Furious uses thrift store fashion dolls, undressed, masked and painted, as characters in dramatic photographic tableaux. 

I am trying to depict the helplessness, anger, and desire for revenge I feel about the escalating war against women, our bodies, and our rights. I hope that women who see these images will mourn, laugh, and seek solidarity and redress. And that men may recognize the truth beneath the drama. To paraphrase Jung, I want to make the darkness conscious.

Girls from all cultures use dolls to work out their deepest fears and feelings – privately and uncensured. They cut off their doll’s heads, marry them, bury them, mark and maul their bodies, and make up stories - safely rehearsing the chaos and drama of grownup life. Because a doll is not a person it is a perfect vehicle for fantasy. You can bloody it, torture it, jail, and murder it then celebrate gleefully without consequence. The inanimate doll still exists. You can't kill plastic.

Glittering paper, mirrors and transparent glass heighten and distort the logic of these photographs. Even within a picture you may not know where you are or be sure of what you see. I want to illustrate the quicksand nature of truth and fiction within each of us. It is unnerving yet vitally important to question our own perceptions and memories when bombarded ceaselessly by conflicting, messages from the outside world.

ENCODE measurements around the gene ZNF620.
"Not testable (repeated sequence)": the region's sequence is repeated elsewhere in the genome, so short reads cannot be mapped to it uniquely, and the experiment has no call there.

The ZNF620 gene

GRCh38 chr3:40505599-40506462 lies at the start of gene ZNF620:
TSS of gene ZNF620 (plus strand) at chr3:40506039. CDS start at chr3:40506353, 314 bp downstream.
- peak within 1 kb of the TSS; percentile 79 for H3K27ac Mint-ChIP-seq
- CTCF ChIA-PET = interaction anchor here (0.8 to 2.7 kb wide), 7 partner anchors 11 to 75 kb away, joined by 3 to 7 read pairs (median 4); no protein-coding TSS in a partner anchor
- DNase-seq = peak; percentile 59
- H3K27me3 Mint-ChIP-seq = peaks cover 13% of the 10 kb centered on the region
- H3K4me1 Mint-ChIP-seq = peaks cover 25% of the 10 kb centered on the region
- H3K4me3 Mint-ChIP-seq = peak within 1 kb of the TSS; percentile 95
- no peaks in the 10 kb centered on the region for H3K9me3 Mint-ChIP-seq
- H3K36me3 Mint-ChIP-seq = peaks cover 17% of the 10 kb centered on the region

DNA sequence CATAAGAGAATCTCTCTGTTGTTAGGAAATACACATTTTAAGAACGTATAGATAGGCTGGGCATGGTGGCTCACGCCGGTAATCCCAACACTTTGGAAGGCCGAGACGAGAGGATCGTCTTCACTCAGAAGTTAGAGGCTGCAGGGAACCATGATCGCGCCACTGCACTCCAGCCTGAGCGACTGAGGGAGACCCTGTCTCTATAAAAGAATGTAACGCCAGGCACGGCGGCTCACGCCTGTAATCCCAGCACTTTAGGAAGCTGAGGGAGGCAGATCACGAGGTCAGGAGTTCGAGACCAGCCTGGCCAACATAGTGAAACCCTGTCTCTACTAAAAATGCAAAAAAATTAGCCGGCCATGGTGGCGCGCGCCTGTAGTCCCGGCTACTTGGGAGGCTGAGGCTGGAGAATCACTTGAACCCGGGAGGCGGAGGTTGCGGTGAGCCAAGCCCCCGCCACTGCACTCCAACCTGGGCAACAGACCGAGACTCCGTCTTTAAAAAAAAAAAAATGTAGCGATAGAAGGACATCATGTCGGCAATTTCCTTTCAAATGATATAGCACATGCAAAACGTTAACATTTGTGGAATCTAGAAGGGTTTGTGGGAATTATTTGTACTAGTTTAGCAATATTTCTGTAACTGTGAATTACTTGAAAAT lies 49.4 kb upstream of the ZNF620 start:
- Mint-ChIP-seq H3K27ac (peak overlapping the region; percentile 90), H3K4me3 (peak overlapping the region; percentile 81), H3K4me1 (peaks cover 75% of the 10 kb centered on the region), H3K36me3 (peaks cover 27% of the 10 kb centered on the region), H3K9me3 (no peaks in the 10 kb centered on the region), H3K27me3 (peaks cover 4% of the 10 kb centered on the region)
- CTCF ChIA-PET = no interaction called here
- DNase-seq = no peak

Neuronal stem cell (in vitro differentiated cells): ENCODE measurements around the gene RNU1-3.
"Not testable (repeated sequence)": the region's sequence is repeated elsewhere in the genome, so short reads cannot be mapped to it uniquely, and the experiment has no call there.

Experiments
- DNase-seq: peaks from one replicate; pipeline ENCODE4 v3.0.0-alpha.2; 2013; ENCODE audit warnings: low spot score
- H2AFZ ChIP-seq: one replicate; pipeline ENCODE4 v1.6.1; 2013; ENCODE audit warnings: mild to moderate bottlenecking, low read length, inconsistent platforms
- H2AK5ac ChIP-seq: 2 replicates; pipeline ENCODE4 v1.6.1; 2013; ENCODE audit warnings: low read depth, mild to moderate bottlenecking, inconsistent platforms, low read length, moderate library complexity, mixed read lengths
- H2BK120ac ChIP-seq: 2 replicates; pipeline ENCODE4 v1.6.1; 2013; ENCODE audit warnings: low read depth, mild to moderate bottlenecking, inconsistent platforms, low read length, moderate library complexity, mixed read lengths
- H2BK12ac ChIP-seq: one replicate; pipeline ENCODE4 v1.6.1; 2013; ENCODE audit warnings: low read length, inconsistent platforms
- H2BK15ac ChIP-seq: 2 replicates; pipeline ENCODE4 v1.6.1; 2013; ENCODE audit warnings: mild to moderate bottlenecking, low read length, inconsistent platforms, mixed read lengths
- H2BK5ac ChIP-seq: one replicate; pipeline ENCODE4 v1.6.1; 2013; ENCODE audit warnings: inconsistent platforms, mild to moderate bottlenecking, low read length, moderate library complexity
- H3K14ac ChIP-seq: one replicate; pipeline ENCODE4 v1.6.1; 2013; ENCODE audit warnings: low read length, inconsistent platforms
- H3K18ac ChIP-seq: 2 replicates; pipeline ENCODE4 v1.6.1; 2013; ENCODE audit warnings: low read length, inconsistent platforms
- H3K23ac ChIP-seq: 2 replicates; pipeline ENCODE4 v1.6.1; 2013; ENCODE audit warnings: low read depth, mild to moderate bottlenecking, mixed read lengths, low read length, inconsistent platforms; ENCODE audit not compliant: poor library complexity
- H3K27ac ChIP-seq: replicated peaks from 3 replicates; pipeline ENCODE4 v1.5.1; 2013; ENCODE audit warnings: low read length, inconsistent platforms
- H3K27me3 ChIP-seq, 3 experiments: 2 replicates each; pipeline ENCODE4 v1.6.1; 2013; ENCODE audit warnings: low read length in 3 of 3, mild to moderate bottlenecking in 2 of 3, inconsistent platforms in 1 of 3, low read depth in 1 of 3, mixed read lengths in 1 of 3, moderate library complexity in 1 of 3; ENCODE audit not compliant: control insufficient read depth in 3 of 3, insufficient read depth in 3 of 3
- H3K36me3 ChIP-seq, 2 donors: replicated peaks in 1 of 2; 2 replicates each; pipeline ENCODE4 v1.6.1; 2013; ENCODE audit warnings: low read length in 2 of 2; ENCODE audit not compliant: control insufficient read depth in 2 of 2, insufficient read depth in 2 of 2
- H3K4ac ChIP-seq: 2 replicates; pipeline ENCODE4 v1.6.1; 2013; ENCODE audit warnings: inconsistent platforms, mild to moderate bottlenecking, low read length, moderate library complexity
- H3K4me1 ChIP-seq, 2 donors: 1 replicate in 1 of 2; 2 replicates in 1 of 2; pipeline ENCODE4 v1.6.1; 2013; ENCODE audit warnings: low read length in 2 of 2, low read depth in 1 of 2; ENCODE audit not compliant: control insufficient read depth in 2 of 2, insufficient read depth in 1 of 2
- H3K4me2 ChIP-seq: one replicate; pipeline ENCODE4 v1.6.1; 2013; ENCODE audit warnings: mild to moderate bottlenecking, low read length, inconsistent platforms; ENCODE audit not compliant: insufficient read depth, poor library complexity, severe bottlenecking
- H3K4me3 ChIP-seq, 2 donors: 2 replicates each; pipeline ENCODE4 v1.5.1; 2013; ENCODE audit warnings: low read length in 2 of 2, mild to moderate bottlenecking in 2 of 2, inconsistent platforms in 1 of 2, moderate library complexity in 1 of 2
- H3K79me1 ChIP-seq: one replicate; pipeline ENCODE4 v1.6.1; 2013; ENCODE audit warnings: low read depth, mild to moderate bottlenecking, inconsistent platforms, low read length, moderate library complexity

I am fascinated by the various interpretations these pictures evoke beyond the feminist statement: Do you read them as images of plastic dolls in dramatic and illogical settings, as artistic arrangements of disparate visual elements, or as highly offensive pornographic assaults?


The title, Furious, refers to an ancient Greek tragedy, The Eumenides, by Aeschylus, in which terrifying revenge goddesses, the Furies, pursue Orestes, who has murdered his mother for killing his father. The goddess, Athena, rescues him and installs a jury, which cannot agree whether to save him or turn him over to death by Furies. Athena casts her deciding vote for Orestes proclaiming that because she was born from a man and had no mother herself “I vouch myself the champion of the man not the woman.” A kind of Alice in Wonderland logic we have become accustomed to. You will find characters represening the Furies in this series.